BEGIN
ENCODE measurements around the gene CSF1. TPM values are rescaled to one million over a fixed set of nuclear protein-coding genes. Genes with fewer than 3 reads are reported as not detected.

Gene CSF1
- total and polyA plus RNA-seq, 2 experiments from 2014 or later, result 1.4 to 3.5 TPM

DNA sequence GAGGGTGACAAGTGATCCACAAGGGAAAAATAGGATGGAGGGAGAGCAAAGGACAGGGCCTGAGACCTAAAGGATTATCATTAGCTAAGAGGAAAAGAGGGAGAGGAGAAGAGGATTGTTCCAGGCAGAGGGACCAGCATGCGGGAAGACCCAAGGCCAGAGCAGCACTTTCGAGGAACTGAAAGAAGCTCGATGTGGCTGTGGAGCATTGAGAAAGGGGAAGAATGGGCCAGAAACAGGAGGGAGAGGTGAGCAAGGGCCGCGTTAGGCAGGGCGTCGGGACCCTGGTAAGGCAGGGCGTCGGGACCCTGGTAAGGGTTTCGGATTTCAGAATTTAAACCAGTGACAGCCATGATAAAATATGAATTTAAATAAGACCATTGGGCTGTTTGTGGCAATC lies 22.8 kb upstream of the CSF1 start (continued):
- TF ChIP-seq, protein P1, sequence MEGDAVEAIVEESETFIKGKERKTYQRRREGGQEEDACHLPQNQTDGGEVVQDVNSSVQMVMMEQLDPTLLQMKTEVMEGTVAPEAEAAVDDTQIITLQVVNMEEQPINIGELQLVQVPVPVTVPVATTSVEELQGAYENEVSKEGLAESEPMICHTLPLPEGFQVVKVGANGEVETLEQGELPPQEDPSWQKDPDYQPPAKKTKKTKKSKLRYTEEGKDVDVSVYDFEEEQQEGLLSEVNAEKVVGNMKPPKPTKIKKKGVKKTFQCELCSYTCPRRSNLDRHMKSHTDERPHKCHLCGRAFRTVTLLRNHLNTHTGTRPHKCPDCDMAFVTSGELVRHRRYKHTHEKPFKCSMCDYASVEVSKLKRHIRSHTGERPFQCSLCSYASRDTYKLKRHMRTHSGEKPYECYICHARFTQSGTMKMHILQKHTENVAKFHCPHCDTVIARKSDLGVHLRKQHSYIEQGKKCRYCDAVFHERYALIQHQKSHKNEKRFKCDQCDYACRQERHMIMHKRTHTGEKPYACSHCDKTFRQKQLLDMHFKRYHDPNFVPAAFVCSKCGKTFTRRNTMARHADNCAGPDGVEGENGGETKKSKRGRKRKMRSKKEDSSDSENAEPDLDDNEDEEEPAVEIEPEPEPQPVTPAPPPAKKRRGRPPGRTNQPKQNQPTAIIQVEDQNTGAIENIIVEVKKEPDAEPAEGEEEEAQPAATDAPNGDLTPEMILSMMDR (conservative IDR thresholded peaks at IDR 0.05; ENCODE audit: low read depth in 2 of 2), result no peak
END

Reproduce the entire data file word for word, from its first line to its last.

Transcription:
ENCODE measurements around the gene CSF1. TPM values are rescaled to one million over a fixed set of nuclear protein-coding genes. Genes with fewer than 3 reads are reported as not detected.

Gene CSF1
- total and polyA plus RNA-seq, 2 experiments from 2014 or later, result 1.4 to 3.5 TPM

DNA sequence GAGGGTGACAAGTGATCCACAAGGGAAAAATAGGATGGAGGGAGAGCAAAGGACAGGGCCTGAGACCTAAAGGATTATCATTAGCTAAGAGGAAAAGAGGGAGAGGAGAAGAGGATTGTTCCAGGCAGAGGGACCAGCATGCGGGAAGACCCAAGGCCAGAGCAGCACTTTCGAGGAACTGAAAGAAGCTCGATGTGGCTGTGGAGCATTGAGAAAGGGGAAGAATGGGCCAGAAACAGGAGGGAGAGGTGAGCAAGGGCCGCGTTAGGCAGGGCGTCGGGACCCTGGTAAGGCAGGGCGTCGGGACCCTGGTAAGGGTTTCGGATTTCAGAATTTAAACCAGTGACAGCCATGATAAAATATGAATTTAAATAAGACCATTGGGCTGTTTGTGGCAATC lies 22.8 kb upstream of the CSF1 start (continued):
- TF ChIP-seq, protein P1, sequence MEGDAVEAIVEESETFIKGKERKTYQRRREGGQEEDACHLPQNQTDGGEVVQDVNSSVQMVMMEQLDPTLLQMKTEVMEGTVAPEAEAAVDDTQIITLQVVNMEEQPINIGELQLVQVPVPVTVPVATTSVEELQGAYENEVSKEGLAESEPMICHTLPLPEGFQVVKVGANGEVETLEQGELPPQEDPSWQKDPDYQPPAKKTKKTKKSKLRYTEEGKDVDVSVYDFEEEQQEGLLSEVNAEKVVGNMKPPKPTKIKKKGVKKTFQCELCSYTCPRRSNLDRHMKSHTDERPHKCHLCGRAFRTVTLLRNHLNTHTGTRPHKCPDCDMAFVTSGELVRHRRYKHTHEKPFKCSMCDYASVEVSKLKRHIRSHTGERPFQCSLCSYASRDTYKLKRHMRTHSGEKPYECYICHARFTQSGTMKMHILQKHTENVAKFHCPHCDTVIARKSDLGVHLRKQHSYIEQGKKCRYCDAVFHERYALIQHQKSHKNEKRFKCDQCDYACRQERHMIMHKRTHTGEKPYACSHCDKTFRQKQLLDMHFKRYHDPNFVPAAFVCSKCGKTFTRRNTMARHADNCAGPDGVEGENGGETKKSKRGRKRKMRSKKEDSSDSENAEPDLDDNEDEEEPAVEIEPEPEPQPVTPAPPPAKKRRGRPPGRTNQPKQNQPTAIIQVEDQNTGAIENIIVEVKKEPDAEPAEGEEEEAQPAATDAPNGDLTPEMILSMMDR (conservative IDR thresholded peaks at IDR 0.05; ENCODE audit: low read depth in 2 of 2), result no peak